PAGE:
“If the heron is seen to be standing in the shallows with its beak pointing upstream, then it means that high water is approaching. If it is pointing downstream, then a stretch of low water is approaching. That used to be very important in earlier days when the depths of the Danube had not been measured and mapped. Heavily laden vessels could easily run ashore without the guidance from the herons.”

The Danube was twisting and turning as we rolled on, but the railbed smoothed it out, using bridges, some old and stone and some newer, steel and ugly.

“We come now to the
Strudel
,” said Sundvall. “It is a series of white-water rapids. Many vessels have been wrecked here. There are whirlpools, too.”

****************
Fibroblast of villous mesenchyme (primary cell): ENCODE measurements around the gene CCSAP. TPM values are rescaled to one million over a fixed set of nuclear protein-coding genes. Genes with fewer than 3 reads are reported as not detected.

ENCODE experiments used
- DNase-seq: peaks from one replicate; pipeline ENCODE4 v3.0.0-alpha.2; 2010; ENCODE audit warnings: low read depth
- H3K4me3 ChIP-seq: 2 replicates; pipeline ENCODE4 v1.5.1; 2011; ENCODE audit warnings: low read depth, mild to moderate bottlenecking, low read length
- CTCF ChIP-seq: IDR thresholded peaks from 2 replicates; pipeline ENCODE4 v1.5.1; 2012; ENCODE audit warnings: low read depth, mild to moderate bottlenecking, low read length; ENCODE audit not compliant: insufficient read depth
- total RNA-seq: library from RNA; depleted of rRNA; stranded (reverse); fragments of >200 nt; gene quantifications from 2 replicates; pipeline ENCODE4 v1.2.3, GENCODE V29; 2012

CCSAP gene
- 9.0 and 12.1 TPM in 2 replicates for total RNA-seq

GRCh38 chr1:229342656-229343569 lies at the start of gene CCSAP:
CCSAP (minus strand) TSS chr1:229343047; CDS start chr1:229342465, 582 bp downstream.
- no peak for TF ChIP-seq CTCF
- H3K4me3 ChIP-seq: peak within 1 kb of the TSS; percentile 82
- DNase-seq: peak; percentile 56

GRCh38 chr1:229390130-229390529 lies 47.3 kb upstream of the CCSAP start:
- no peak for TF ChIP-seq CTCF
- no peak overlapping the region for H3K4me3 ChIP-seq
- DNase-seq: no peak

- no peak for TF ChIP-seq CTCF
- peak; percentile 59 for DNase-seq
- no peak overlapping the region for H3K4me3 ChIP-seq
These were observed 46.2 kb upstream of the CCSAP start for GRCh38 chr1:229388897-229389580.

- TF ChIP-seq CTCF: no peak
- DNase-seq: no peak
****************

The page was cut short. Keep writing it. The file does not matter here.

A tall, sharp rock rose on the far bank, a ruined castle on its tip, and just beyond it, on the near bank, was another castle, much larger and in better condition.

“Tales of hauntings are common here.” Sundvall smiled. “Ghostly orchestras, armed knights, the clash of swords, and the neighing of warhorses—all have been heard or seen. We are approaching another ruined castle—there, it is coming in sight. It is known as the Devil’s Tower and is said to be inhabited by the Black Monk, who shows false lights that lure ships onto the rocks.”

“Lucky we’re on a train,” I said.

“Indeed it is. Ah, I am sorry, I must go. My wife awaits me.”

“Thanks for all the information. I look forward to talking to you again.”

At the other end of the coach, Herman Friedlander, the orchestra conductor, appeared. I approached him and asked if he was enjoying the journey.